Visiting Assistant Professor of History Nicole Eaton takes The Argus on a tour of her surprisingly sparse bookshelf.


Nicole Eaton, Visiting Assistant Professor of History, hasn’t unpacked much in her office. Next semester, she’s off to Boston College, but for now, she’s making herself available during office hours in the Public Affairs Center. Eaton is the kind of glamorous academic that students adore, interspersing her lectures with references to her extensive research, her Facebook presence, her experiences at Mardi Gras, her time at U.C. Berkeley, and her love of sushi. Students not lucky enough to be in one of her classes this semester should seek her out just for an amazing conversation and a bowl of instant oatmeal.


The Argus: I can’t help noticing that your bookshelf is pretty much empty.

Nicole Eaton: That’s right. I’ve only been here a few weeks, and I brought maybe a tenth of my books. They’re all in suitcases in my apartment and it’s been either snowing or a busy day, so I haven’t brought them to my office.


A: You do have two books on the Russian Revolution, which makes sense [considering you teach “Stalinism” and “Imperial Russia, 1682-1917”]. Are the rest of your books at home on a similar theme?

NE: My actual bookshelf is [a] combination of novels I’ve read and thought I would loan to someone someday, and Russian, German, European history, history of philosophy, intellectual history, and critical theory. All the other books I end up selling [at] half price or giving away and so I keep a sparse bookshelf compared to a lot of professors.


A: Is that because you’ve been a visiting professor and traveling around?

NE: If you count summers, I’ve moved 35 times in 17 years. I haven’t lived somewhere for 12 straight months since 2010. I’ve been giving away my books, probably giving away 30 every time I move, just thinking, “Will I need this again?” The books I have, I’ll either teach with or were gifts or self help and nutrition books that I think someone might want from me one day or a really good novel that I want to share with someone.


A: Do the novels you read also have a sort of Russian/German historical bent?

NE: No, when I read novels I want to get away from the stuff I’m working on. I want to use a different part of my brain. I got really into Oulipo, which is a mid/late 20th century tradition of writing that combined science, math, poetry, and playfulness within formal constraints. I think the one work people have heard of, if not read, is a novel by Georges Perec written entirely without the letter ‘e.’ If you think about writing a novel, or a sonnet, every type of writing you do has a constraint. Even writing itself is a constraint. So these people thought you could do something beautiful, arbitrary, and playful if you create a constraint and then just go for it! I got really interested in this for a couple years: people writing short stories or poems that had to be completed in the time it took to go from one end of the subway line to the other, for example, or an exhaustive attempt to describe everything in sight and try to make it interesting to the reader. I got into it because it exposes what we do when we write and then try to tell a human story, too.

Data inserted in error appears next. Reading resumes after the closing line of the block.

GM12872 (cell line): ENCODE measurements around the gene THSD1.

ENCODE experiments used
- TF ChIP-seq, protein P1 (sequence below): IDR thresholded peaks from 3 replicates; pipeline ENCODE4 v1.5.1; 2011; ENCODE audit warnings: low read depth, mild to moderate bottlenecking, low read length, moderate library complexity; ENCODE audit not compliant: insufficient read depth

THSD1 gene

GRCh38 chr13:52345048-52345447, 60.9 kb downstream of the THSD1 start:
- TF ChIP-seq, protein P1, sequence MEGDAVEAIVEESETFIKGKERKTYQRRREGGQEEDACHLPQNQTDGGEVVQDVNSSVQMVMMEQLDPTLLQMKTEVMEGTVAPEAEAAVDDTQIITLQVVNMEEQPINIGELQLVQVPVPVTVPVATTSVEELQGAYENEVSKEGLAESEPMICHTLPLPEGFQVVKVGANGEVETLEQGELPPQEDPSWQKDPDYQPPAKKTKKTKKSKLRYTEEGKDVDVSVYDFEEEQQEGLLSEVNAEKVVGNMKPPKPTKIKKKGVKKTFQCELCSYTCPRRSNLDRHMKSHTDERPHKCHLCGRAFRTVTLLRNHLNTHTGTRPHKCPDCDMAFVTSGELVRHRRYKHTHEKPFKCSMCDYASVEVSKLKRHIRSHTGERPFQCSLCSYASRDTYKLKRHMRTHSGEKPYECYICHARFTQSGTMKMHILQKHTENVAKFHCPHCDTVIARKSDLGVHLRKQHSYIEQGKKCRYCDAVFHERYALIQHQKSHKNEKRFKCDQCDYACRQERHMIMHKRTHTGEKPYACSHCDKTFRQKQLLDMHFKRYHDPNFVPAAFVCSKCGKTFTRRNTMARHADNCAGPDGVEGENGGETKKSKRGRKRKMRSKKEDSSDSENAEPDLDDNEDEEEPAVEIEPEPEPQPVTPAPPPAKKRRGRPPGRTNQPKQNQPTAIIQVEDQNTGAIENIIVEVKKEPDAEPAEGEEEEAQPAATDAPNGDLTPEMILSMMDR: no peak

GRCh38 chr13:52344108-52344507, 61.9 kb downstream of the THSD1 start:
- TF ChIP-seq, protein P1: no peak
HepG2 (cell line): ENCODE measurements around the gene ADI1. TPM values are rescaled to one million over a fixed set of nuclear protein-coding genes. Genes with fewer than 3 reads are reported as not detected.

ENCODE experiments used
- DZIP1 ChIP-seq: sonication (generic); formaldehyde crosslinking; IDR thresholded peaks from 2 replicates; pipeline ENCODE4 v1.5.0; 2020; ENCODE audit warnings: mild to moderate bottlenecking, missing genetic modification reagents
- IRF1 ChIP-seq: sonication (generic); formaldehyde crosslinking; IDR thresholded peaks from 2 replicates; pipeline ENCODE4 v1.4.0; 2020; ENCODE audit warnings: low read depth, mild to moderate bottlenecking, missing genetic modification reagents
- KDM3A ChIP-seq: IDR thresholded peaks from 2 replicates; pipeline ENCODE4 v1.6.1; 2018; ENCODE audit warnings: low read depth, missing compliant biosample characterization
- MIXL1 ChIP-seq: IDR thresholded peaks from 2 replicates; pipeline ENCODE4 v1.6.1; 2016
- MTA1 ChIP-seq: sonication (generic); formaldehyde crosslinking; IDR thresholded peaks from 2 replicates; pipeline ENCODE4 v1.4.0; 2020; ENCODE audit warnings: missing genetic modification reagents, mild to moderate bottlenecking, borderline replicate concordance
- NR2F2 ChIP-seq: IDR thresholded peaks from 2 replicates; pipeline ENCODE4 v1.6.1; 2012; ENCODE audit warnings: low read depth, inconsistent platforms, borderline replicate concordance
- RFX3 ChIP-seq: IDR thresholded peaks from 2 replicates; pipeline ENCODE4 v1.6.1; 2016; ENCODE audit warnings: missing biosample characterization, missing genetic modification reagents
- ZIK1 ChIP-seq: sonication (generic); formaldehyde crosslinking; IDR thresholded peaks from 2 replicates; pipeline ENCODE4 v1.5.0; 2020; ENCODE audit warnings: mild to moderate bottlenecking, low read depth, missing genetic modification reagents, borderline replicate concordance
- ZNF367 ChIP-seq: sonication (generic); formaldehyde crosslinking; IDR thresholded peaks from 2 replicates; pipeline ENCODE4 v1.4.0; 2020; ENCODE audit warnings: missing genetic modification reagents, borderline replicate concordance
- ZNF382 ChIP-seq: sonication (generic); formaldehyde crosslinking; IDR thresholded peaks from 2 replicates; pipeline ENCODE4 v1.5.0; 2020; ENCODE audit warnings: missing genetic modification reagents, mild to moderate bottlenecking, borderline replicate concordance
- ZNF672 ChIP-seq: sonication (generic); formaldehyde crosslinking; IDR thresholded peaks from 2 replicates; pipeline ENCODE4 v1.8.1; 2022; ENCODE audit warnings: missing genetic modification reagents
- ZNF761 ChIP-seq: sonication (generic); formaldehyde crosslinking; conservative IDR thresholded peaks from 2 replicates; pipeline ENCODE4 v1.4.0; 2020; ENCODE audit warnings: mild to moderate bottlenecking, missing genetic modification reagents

A: Has this influenced your writing?

NE: [Laughing] I like to think so, but I don’t know that any outside observer would see it. I think it’s influenced my writing in the sense that I recognize that even academic writing is not just information, but it’s an argument and a presentation of an argument and, every time we write, we write with those structures, and conventions and good writers are aware of those. I find that the best works of history [are] those that combine some of the aspirations of literature but then also tell a good human story.


A: In [your “Stalinism”] class you mentioned that you’ve written a book. Will you tell me about that?

NE: I am turning my dissertation into a book. It’s about a single city as it transformed. For 700 years it was Konigsburg, the home of Immanuel Kant, and now today it is the Russian city of Kaliningrad, and so I’m writing about the transformation of that city in the decade surrounding the Second World War as Nazis and Soviets and Stalinists and Germans and Russians and their victims came together and tried to figure out what would happen there. It’s a writing about place—it’s an urban history—but it’s also about people occupying the same space.


A: I would read it!

NE: I hope so! I hope it’s interesting.

  • Pat

    Wow, smart and gorgeous!